Partnership Law Act 2019 – Am I a Partner?
In April this year, we bid farewell to one of our oldest Acts of Parliament, the Partnership Act 1908. You won’t have seen any media about the demise of this 111 year-old law. This is because its replacement, the Partnership Law Act 2019, says everything the old law says but in more modern language. It was hard enough for lawyers to decipher the dense wording of the 1908 Act, let alone everyday Kiwis without legal training. The intention of the new Act is to make things easier for everyone involved. But what is a partnership?
There are many different ways of conducting business in New Zealand: sole proprietors, trusts, companies, and partnerships are just some of the options available. So what exactly is a partnership? A partnership is not a legal entity like a company. It does not hold property separately from its owners like a company, and partners are not protected by limited liability.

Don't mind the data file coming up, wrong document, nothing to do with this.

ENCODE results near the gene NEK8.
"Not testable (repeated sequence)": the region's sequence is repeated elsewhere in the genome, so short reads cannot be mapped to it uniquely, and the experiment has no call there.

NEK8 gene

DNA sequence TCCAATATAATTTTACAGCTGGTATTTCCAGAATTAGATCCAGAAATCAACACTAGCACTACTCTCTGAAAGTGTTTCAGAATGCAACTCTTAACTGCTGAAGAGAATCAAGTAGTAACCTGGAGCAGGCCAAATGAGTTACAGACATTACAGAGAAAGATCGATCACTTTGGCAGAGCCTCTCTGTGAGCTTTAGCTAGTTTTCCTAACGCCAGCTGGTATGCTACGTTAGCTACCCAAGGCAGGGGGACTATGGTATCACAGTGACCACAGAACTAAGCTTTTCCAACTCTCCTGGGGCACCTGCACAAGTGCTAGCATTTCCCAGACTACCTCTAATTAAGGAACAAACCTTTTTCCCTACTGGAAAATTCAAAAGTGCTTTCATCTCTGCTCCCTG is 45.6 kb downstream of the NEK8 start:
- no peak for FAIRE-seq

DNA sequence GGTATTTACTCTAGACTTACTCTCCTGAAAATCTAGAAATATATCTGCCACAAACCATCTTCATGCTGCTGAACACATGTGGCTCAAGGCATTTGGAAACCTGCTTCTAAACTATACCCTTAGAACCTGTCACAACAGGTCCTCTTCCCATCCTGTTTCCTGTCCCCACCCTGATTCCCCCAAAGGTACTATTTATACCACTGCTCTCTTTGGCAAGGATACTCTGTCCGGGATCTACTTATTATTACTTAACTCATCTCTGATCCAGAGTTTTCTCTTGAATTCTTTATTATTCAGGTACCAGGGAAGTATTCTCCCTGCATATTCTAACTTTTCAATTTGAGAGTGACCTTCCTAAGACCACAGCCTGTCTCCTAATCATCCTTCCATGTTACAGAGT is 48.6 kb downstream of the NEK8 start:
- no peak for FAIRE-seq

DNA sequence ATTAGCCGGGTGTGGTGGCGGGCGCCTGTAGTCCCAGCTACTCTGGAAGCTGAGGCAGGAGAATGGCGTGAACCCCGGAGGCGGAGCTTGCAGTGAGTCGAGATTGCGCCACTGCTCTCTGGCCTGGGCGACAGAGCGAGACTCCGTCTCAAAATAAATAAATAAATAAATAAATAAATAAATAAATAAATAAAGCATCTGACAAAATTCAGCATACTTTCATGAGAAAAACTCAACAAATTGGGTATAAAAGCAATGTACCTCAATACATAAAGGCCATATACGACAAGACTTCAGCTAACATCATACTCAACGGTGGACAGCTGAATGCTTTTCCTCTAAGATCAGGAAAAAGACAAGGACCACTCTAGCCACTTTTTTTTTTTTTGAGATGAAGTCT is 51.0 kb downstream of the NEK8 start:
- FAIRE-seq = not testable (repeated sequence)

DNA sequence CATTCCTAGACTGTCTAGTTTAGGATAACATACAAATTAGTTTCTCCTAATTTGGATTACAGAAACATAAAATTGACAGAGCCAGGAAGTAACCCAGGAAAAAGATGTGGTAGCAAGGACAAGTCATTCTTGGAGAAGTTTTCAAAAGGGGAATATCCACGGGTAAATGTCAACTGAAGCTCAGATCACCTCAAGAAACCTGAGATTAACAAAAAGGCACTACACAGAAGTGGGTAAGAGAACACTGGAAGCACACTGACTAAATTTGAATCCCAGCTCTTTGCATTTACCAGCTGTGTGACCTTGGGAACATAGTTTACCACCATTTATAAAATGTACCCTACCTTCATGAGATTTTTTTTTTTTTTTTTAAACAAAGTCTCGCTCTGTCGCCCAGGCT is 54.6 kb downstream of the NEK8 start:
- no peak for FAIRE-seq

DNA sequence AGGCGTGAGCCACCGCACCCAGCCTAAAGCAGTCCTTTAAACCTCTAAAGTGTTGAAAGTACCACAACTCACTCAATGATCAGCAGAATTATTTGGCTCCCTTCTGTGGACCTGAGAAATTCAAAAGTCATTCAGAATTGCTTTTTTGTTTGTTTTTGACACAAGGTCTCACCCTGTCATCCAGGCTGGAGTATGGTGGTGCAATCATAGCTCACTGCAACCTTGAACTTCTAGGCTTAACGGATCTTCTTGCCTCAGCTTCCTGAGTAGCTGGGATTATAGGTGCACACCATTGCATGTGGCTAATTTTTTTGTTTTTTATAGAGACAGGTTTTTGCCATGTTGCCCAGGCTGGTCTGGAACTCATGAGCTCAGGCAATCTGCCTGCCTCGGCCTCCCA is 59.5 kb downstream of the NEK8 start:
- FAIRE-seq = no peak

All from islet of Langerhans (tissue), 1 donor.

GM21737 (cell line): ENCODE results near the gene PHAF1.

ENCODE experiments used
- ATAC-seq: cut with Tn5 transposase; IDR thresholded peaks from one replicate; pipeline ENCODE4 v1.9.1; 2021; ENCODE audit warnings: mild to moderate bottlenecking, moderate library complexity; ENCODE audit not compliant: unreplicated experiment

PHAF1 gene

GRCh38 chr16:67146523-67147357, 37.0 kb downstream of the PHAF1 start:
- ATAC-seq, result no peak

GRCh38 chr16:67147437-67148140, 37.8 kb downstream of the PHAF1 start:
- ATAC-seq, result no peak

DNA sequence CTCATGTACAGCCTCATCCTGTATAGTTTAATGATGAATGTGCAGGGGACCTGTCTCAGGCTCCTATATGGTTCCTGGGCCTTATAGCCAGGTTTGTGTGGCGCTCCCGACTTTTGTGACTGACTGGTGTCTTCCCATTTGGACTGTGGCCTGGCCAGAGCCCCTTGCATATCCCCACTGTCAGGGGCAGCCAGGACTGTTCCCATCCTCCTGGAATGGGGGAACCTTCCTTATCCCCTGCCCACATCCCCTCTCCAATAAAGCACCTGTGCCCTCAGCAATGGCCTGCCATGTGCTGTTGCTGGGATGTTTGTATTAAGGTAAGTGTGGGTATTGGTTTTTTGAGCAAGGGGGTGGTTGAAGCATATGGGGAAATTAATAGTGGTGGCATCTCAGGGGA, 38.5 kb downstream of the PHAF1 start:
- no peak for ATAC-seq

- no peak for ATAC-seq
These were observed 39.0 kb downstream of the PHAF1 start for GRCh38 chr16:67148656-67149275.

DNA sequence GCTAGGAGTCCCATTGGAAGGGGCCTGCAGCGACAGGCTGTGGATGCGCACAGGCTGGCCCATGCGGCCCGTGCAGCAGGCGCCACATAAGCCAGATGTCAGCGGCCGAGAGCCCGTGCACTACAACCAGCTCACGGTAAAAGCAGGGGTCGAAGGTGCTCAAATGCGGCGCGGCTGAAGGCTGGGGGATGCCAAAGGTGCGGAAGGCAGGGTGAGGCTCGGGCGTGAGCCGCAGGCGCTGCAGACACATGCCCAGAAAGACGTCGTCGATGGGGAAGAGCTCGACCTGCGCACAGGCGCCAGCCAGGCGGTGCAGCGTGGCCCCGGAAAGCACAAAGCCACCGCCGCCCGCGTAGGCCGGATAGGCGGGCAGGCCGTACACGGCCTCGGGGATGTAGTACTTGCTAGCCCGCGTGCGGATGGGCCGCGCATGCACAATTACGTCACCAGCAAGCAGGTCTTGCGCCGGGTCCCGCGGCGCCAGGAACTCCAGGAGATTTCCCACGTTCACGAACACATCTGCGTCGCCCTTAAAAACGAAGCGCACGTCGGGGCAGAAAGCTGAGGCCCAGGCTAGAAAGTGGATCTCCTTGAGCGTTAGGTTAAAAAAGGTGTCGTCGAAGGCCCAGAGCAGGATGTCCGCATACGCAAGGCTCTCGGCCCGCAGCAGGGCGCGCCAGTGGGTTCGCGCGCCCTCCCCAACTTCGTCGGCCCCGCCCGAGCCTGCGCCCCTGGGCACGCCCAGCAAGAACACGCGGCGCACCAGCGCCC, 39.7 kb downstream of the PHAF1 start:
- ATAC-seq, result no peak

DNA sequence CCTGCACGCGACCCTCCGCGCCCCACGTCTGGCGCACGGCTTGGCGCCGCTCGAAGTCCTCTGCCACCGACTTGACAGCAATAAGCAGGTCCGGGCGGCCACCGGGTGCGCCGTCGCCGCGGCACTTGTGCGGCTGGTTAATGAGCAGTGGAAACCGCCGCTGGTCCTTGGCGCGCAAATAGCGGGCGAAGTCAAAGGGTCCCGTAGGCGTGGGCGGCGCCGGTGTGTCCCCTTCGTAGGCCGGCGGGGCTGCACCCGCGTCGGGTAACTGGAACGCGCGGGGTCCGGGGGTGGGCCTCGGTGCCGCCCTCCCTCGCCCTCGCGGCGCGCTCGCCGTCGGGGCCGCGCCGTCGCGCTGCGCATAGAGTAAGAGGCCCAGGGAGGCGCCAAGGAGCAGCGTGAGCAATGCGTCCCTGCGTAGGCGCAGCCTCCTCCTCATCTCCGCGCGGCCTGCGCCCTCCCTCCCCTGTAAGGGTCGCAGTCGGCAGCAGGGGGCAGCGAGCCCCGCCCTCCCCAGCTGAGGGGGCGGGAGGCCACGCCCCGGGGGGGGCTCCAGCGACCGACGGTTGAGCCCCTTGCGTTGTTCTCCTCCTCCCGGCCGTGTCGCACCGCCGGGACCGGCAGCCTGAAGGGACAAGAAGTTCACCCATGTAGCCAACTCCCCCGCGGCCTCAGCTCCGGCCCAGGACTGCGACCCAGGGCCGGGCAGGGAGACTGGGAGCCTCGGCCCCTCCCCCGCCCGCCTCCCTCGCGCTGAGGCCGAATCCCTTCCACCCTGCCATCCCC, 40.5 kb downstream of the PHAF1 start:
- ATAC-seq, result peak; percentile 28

A partnership describes a relationship between a group of people who are carrying on business together with the intention to make some profit. That group of people is called a firm. Because a partnership has such a broad definition, people can sometimes find themselves in a partnership without realising it. Without a partnership agreement in place, this can lead to unintended consequences.
The Act sets out a number of default rules which apply to partnerships. For example, acts of one partner can legally bind other partners in the firm if they are done for the purpose of the business. An unknowing partner can sometimes find themselves liable for the misdeeds of others. Partners, by default, are also entitled to share equally in the capital and profit of the business, even if their contributions are unequal.
If you are planning on entering into any business with someone, even for a one-off project, you should be asking yourself ‘could this be a partnership?’ If so, a partnership agreement or a no-partnership agreement is almost always called for and you should consider seeking legal advice.
If you would like to know more about partnerships, you should consult a legal professional with experience in commercial law.